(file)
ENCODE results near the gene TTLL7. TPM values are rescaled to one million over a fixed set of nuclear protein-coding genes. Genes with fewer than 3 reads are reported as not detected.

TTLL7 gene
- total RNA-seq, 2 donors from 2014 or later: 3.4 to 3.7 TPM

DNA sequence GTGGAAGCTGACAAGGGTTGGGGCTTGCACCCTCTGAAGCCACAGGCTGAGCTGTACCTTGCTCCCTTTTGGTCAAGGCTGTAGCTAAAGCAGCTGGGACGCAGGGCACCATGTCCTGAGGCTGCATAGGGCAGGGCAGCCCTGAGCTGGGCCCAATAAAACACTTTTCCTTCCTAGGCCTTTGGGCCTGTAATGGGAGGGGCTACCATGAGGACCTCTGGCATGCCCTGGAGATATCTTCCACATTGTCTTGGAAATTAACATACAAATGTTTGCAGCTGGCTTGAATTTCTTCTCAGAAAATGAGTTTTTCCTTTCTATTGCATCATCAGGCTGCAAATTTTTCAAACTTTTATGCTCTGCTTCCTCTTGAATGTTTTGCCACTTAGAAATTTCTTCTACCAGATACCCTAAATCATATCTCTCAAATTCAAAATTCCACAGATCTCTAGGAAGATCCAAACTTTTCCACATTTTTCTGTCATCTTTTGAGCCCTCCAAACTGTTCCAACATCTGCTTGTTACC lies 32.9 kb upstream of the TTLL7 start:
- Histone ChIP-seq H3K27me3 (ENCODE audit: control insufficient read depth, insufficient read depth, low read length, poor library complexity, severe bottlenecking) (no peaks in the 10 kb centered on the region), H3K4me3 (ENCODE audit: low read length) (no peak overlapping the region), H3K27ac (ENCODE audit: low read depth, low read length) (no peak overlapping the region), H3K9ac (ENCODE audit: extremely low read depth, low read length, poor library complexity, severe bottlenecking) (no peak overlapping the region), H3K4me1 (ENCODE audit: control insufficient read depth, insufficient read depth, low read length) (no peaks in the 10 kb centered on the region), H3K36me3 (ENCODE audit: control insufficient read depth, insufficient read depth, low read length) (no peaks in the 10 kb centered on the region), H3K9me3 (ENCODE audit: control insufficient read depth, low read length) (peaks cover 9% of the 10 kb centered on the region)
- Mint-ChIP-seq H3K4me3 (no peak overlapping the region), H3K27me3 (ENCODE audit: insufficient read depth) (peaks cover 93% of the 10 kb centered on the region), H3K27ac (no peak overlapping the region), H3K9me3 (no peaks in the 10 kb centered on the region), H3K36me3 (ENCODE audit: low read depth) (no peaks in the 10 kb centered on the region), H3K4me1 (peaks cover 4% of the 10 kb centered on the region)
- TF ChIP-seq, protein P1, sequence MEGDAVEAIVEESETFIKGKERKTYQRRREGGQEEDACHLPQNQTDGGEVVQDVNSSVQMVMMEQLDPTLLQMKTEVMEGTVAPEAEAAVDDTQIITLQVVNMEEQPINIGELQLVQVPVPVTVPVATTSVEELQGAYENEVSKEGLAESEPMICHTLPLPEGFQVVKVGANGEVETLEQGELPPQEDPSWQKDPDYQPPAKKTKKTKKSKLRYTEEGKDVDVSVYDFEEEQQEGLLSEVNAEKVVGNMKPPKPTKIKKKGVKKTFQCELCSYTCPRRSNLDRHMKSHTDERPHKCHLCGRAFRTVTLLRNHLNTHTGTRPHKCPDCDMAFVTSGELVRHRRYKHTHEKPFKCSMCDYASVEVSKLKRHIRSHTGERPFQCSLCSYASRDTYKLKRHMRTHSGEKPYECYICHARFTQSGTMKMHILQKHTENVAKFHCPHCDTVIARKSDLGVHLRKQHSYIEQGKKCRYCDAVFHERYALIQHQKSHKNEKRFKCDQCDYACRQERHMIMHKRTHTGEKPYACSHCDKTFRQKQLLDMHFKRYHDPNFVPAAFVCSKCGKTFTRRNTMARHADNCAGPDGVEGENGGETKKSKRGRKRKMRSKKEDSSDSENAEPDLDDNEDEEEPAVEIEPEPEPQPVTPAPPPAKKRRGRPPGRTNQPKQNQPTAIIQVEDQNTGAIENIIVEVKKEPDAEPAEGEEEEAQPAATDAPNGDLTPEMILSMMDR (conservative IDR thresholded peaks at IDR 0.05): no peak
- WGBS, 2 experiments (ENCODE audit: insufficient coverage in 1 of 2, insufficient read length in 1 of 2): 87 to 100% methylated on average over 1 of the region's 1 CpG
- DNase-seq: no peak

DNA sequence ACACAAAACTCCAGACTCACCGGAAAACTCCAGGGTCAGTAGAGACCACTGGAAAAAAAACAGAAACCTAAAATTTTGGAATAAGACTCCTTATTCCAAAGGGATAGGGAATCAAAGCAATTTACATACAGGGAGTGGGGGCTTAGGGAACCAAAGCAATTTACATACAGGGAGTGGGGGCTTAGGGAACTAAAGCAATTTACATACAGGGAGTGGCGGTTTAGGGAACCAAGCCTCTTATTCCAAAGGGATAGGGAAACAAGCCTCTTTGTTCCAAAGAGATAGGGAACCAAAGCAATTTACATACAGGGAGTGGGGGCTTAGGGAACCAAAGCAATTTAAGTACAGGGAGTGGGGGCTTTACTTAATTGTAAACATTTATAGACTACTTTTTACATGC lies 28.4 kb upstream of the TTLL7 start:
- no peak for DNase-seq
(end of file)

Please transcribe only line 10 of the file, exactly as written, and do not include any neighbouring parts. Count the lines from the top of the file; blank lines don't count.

DNA sequence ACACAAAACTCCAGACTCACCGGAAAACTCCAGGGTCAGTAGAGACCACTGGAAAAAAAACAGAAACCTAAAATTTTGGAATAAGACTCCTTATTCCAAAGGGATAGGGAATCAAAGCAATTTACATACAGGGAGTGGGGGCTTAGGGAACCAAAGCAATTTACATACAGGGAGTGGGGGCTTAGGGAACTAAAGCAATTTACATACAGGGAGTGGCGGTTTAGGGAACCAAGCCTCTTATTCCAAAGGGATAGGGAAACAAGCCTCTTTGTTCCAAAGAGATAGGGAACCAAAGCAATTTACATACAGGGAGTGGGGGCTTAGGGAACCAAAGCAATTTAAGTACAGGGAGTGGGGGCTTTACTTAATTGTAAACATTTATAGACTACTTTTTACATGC lies 28.4 kb upstream of the TTLL7 start: